03 April 2012

Lectio 6


31 When he had gone out, Jesus said, "Now is the Son of man glorified and in him God is glorified; 32 if God is glorified in him, God will also glorify him in himself, and [will] glorify him at once.
1825 After Judas left to bring about our Lord's death, Jesus mentions that he himself will be leaving for glory. First, to console them, he mentions the glory to which he is going; secondly, he foretells his leaving (v 33).

1826 The glory to which he is going is the glorification and exaltation of Christ insofar as he is the Son of man. When he had gone out, that is Judas, Jesus said, to his disciples, Now is the Son of man glorified, and in him God is glorified. The [Latin] word used was actually "clarified" and not "glorified." But both words mean the same thing. To be clarified, (to be made bright or splendorous, to be displayed and made known) is the same as to be glorified, for glory is a kind of splendor. According to Ambrose, someone has glory when he is known with clarity and praised.[41] And so exegetes translate the Greek word "clarify" as "glorify," and vice versa.

 
We can understand this statement in four ways, by referring it to the four kinds of glory which Christ had: the glory of the cross; the glory of his judicial power; the glory of his resurrection; and the glory of being known by the faith of the people. Scripture attributes this fourfold glory to Christ.
 
1827 First, then, Christ was glorified by being lifted up on the cross. Even Paul said that his own glory was in the cross: "But far be it from me to glory except in the cross of our Lord Jesus Christ" (Gal 6:14). This is the glory Chrysostom has in mind in his explanation of the text.[42] In this explanation our Lord mentions four things about the glory of the cross: the glory itself; the fruit of this glory; the author of the glory; and the time of the glory.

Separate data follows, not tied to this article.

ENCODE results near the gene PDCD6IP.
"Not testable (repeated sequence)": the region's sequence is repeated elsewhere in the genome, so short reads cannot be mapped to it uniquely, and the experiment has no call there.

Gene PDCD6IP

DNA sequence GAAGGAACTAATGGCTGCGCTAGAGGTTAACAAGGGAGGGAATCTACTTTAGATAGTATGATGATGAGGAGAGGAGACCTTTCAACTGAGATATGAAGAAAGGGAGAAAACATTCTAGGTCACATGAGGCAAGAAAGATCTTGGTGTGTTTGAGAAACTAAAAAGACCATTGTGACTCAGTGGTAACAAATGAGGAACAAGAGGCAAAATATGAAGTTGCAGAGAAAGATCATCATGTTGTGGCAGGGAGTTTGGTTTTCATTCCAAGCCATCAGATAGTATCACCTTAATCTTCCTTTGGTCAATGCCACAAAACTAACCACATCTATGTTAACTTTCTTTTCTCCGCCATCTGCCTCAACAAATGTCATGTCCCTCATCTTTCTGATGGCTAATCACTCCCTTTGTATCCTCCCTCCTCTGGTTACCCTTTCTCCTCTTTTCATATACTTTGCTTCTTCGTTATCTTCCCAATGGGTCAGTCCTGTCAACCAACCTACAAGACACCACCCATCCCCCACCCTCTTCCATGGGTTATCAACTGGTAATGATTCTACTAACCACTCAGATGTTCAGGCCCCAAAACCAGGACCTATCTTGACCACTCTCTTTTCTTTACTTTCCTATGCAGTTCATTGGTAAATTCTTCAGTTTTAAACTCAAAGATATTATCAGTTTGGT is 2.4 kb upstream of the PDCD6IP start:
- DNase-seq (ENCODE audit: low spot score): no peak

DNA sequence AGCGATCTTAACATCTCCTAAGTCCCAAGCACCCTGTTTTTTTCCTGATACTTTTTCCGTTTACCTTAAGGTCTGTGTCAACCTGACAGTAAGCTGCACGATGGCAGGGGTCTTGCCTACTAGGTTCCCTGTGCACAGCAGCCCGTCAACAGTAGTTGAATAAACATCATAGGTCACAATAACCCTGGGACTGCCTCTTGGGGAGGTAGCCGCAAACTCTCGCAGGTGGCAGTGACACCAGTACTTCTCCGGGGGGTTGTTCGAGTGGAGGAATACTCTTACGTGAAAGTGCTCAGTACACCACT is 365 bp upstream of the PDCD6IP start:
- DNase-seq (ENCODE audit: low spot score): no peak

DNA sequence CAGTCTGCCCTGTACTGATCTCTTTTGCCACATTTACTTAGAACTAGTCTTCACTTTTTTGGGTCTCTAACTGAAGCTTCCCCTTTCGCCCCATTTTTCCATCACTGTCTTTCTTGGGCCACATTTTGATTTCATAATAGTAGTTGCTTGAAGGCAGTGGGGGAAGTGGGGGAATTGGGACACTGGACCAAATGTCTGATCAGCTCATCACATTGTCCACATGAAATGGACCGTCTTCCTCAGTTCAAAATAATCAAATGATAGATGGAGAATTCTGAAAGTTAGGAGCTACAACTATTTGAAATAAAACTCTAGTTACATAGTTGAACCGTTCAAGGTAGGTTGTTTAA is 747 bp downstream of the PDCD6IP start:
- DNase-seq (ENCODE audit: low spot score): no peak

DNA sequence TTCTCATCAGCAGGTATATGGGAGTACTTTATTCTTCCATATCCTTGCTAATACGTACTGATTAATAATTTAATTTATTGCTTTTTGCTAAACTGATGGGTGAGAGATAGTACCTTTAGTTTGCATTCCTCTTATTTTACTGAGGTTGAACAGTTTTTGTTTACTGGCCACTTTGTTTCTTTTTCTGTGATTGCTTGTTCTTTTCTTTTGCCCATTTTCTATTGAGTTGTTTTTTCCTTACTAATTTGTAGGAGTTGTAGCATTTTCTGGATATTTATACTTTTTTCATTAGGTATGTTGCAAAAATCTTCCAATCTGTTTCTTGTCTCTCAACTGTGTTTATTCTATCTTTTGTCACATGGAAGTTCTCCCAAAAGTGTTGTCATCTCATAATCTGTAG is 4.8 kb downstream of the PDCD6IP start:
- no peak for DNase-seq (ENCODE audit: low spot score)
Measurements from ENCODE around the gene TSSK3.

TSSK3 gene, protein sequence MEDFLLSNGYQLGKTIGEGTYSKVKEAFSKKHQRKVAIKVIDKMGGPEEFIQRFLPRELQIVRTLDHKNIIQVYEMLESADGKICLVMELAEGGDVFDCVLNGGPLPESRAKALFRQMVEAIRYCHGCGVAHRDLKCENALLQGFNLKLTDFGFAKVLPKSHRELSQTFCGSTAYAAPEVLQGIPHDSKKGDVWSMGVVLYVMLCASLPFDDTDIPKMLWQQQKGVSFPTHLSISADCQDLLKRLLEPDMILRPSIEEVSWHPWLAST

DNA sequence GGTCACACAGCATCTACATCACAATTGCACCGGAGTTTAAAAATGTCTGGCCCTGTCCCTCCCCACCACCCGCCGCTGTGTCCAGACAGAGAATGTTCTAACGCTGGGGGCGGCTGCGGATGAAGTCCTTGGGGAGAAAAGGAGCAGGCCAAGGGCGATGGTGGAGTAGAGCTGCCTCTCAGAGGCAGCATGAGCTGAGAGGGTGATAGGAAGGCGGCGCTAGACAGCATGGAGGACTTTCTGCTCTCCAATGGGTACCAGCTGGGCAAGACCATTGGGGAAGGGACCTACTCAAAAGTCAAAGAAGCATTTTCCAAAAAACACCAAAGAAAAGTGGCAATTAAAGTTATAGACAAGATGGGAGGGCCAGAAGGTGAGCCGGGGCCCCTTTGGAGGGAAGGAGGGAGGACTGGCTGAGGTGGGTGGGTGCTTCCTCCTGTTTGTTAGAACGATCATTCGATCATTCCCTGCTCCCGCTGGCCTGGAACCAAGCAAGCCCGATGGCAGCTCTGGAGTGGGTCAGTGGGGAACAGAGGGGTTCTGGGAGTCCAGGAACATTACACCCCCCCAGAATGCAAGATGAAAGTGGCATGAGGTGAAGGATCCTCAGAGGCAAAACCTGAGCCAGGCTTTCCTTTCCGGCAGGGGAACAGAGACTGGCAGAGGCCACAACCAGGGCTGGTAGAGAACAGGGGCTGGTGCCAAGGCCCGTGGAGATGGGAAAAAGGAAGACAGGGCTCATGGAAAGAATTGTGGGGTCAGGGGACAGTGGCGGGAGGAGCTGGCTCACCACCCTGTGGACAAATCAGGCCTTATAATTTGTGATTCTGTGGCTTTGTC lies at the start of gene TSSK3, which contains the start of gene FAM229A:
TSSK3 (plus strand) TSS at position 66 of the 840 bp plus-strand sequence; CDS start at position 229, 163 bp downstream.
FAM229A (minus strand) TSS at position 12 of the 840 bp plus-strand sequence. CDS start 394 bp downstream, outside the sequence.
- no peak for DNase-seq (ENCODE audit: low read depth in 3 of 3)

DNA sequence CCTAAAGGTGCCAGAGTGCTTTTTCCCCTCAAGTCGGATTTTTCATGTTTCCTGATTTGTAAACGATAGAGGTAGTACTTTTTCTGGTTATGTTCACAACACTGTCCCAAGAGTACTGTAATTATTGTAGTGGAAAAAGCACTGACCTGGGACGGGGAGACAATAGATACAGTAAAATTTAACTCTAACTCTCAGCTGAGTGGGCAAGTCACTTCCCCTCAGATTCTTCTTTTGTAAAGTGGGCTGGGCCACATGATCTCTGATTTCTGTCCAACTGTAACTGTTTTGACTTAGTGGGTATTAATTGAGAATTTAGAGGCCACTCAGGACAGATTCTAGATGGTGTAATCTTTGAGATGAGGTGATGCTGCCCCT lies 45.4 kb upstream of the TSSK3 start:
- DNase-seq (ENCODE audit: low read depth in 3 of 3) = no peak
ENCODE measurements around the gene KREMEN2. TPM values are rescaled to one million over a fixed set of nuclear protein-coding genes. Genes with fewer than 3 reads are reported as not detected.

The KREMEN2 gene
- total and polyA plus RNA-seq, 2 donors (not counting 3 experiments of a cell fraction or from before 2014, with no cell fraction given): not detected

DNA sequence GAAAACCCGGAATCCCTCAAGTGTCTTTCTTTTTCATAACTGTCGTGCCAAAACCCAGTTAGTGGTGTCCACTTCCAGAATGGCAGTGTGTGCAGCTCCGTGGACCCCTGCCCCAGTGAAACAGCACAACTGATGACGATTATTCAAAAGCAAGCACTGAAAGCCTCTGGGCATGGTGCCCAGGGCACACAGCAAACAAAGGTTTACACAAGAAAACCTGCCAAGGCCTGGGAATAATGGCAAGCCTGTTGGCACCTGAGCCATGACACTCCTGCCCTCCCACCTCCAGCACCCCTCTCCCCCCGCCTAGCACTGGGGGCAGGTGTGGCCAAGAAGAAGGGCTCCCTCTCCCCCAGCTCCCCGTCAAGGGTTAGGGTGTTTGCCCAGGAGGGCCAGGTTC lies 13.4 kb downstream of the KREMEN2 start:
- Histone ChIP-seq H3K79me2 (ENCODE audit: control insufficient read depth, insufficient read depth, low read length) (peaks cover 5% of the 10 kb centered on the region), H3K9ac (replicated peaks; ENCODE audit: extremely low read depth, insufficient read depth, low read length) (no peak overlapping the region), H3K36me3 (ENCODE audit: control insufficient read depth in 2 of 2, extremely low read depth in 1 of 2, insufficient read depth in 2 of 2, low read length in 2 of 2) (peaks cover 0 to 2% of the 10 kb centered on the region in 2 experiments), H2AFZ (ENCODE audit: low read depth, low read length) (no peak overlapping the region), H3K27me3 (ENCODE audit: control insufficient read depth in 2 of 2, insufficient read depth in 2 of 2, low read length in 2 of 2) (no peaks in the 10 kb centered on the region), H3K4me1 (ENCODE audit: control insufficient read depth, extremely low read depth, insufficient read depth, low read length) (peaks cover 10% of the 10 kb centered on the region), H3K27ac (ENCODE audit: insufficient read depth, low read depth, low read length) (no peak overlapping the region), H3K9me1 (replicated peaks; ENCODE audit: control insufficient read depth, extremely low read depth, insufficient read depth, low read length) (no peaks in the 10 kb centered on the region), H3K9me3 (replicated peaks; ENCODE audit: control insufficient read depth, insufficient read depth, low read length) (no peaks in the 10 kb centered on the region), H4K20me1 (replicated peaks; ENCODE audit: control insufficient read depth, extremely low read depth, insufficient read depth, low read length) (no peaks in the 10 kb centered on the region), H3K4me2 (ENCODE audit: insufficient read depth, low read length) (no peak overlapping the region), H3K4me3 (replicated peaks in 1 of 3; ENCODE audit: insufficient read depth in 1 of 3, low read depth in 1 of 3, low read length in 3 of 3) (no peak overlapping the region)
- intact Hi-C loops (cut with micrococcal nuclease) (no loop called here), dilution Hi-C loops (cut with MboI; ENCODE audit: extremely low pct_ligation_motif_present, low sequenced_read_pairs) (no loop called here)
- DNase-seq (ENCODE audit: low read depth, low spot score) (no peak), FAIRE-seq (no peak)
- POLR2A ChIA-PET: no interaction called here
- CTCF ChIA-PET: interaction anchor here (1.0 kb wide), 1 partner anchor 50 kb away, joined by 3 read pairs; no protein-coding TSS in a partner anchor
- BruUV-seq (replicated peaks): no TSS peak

As to the first [the very glory of the cross] he says, Now is the Son of man glorified. Note that when something is beginning, it seems in a way to already exist. Now when Judas went out to bring back the soldiers, this seems to be the beginning of Christ's passion, the passion by which he was to be glorified. This is why he says, now is the Son of man glorified, that is, the passion by which he will be glorified is now beginning. Indeed, Christ was glorified by the passion of the cross because by it he conquered the enemies of death and the devil: "that through death he might destroy him who has the power of death" (Heb 2:14). Again, he acquired glory because by his cross he joined heaven and earth: "to reconcile to himself all things, whether on earth or in heaven, making peace by the blood of his cross" (Col 1:20). Further, he was glorified by his cross because by it he acquired all kingship. One version of Psalm 95 (v 9) says: "Say to the nations that the Lord has reigned from his cross." Again, Christ was glorified by the cross because he accomplished many miracles on it: the curtain of the temple was split, an earthquake occurred, rocks were split and the sun was darkened, and many saints arose, as Matthew (27:51) states. So with his passion drawing near, these are the reasons why our Lord said, now is the Son of man glorified. It is like saying: now my passion is beginning, the passion which is my glory.